Peer support relationships: an unexplored interpersonal process in mental health

Authors

  • R. COATSWORTH-PUSPOKY rn mscn,

    Corresponding author
    1. Clinical Nurse Specialist, Geriatric Psychiatry, Regional Mental Health Care,
    2. St Joseph’s Health Care, and
      R. Coatsworth-Puspoky
      Geriatric Psychiatry
      Regional Mental Health Care
      850 Highbury Ave
      London
      ON N6A 3V9
      Canada
      E-mail: robin.coatsworth-puspoky@sjhc.london.on.ca
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  • C. FORCHUK rn phd,

    1. Professor,
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  • C. WARD-GRIFFIN rn phd

    1. Associate Professor, Faculty of Health Sciences, University of Western Ontario, London, ON, Canada
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R. Coatsworth-Puspoky
Geriatric Psychiatry
Regional Mental Health Care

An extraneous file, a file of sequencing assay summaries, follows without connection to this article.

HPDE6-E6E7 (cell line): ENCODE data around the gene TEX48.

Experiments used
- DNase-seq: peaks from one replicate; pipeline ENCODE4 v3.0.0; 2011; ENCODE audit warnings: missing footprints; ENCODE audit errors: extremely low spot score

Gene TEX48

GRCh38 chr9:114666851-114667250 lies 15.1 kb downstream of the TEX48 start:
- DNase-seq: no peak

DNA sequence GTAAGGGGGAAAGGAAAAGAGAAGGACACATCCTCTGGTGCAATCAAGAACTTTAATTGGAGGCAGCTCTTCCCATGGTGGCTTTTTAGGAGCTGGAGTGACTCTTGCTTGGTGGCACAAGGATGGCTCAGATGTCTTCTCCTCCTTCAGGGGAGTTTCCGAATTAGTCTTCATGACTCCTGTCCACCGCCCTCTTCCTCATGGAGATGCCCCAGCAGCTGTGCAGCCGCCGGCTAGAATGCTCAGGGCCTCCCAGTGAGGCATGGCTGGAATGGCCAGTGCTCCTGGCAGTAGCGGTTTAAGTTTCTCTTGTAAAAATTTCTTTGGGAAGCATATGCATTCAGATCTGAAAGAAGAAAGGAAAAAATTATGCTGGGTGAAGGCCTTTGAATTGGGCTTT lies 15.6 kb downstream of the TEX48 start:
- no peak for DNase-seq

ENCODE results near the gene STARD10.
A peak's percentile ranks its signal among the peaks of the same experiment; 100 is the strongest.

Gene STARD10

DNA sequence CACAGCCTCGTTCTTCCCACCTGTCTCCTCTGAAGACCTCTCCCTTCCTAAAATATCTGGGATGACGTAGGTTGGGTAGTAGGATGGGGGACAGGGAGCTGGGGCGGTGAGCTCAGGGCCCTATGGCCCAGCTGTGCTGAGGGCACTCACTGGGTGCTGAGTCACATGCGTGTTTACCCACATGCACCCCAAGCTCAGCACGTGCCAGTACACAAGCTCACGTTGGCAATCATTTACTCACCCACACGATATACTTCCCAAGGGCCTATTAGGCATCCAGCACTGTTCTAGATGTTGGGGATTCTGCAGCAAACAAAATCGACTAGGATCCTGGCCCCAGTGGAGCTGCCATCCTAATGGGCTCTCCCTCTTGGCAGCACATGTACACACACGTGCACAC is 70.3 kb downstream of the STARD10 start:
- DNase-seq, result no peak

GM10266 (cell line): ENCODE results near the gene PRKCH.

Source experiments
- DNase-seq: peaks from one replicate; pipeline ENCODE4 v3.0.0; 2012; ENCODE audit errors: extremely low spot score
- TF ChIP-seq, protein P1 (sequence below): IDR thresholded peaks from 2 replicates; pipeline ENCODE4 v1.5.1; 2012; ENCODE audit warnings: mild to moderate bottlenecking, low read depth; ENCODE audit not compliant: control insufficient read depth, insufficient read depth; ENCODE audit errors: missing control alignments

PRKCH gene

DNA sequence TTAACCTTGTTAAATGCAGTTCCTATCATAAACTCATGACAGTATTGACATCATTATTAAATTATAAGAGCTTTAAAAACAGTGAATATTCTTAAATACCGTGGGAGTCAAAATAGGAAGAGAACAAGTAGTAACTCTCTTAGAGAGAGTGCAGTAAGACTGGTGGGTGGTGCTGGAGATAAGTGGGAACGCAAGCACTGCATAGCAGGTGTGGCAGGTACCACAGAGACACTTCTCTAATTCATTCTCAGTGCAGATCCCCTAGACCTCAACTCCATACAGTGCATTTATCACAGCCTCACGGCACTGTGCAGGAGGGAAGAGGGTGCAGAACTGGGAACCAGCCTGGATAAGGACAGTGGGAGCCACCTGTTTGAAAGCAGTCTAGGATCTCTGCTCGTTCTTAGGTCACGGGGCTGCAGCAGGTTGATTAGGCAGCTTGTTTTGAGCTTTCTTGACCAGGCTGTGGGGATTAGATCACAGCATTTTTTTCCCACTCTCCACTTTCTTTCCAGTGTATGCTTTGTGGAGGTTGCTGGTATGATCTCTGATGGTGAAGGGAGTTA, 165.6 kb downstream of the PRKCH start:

850 Highbury Ave
London
ON N6A 3V9
Canada
E-mail: robin.coatsworth-puspoky@sjhc.london.on.ca

Abstract

Consumer-survivors (C/Ss) identify peer support as a resource that facilitates their recovery. However, little is known about the factors that influence or how the peer support relationship (PSR) develops/deteriorates. The purpose of the study was to explore and describe the PSR within the subculture of mental health. Using an ethnonursing method, the study focused on informants from two C/S organizations who received peer support (n = 14). Findings revealed that the PSRs may develop or deteriorate through three, overlapping phases. Contextual factors that influenced the development/deterioration of the PSR are discussed. Understanding the processes and factors that contribute to the development/deterioration of PSRs will enable clinicians and C/Ss to assess and promote the development of healthy, supportive PSRs in mental health.

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